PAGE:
First contact podiatrists network

The Royal College of Podiatry has a support network for first contact podiatrists that meets bimonthly. All podiatrists involved in first contact roles can be added to the distribution list or podiatrists who are wanting to learn more are also welcome to attend.

For further information, please email:

Clinical case studies and career journeys

Further resources

If you are an existing first contact podiatrist or a podiatrist needing support to transition and develop their role into primary care, these resources will support your cases and progression alongside essential documents. 

Links to the national wound care strategy programme
Podiatric surgery: career pathway
National documents library

Next steps for integrating primary care: Fuller stocktake report

This is the final report of the stocktake undertaken by Dr Claire Fuller, Chief Executive-designate Surrey Heartlands Integrated Care System and GP on integrated primary care, looking at what is working well, why it’s working well and how we can accelerate the implementation of integrated primary care (incorporating the current 4 pillars of general practice, community pharmacy, dentistry and optometry) across systems. 26 May 2022.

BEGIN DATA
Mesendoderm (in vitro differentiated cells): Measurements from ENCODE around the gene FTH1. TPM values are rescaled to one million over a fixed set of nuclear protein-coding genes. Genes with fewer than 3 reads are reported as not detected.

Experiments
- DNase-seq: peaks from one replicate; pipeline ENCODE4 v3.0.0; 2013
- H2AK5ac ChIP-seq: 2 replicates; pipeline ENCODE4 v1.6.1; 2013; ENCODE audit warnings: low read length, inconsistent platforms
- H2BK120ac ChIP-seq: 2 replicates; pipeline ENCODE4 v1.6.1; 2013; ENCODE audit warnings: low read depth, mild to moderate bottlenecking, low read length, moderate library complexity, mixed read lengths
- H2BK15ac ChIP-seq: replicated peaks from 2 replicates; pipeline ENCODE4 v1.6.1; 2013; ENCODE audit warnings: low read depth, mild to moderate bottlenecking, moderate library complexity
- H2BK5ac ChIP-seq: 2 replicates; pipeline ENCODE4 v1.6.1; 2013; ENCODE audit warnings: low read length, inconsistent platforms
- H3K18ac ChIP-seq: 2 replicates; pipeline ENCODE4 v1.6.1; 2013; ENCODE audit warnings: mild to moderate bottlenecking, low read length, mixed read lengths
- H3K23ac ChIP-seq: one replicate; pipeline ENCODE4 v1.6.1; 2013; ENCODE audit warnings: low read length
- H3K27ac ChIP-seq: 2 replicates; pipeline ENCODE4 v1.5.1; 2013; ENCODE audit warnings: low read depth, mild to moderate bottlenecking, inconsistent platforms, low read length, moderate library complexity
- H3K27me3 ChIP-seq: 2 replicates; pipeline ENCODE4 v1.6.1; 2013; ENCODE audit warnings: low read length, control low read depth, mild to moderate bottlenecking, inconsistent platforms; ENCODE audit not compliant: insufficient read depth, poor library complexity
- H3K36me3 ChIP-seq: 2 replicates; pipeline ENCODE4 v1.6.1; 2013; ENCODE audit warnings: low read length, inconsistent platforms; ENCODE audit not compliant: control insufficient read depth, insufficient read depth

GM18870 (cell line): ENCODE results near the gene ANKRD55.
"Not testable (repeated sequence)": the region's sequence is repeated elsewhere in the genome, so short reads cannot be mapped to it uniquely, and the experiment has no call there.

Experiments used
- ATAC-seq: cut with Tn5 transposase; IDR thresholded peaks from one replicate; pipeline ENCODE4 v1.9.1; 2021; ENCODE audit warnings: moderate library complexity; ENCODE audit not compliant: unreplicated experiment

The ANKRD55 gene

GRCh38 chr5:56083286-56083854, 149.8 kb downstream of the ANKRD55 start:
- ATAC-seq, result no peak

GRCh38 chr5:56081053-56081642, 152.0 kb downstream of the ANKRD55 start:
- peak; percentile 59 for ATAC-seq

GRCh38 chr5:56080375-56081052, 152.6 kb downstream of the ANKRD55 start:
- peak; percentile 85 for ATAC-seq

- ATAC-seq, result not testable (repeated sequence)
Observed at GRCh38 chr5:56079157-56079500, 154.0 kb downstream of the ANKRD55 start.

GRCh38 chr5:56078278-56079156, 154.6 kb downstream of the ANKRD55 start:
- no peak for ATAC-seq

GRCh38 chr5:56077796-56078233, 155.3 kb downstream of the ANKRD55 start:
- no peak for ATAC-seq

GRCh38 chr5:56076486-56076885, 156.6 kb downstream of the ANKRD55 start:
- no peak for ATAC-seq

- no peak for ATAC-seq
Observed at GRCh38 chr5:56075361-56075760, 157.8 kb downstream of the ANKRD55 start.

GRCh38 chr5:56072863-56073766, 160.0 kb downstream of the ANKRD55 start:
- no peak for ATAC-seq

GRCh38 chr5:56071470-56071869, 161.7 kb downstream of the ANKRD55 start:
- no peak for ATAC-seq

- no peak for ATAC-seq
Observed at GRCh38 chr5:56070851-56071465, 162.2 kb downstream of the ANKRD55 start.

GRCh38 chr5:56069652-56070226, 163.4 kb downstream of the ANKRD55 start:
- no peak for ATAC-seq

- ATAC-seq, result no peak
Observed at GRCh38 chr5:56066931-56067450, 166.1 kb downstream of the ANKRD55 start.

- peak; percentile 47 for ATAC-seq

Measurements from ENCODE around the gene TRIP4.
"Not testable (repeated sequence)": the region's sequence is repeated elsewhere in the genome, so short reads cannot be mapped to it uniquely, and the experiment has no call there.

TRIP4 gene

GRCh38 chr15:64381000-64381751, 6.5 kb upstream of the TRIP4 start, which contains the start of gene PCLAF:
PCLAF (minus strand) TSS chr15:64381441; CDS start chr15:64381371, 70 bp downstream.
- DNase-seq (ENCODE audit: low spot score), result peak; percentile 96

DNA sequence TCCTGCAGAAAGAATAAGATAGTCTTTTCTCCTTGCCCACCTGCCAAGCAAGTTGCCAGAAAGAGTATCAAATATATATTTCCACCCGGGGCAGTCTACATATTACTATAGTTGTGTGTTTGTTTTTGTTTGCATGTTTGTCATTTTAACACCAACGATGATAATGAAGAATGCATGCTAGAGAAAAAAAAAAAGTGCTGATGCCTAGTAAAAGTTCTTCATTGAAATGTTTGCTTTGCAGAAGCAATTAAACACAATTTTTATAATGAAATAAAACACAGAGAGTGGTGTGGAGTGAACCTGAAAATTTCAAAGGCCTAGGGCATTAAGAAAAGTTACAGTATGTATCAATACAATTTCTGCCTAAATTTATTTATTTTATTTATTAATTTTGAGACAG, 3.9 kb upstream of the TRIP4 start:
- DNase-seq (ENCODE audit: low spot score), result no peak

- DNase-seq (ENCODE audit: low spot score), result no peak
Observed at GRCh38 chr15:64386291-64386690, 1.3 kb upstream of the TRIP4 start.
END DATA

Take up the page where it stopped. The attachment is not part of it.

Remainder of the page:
Integrating additional roles into primary care networks

The Additional Roles Reimbursement Scheme (ARRS) was introduced in England in 2019 as a key part of the government’s manifesto commitment to improve access to general practice. The scheme aims to support the recruitment of 26,000 additional staff into general practice. The King’s Fund takes a look at the opportunities and challenges.  4 March 2022

For updates on ARRS roles for presentation at the Faculty of Podiatric Surgery conference, there is a primary care page relating to resources for ARRS.

Explanation of primary care networks

Primary Care Networks (PCNs) build on existing primary care services and enable greater provision of proactive, personalised, coordinated and more integrated health and social care for people close to home. Clinicians describe this as a change from reactively providing appointments to proactively caring for the people and communities they serve.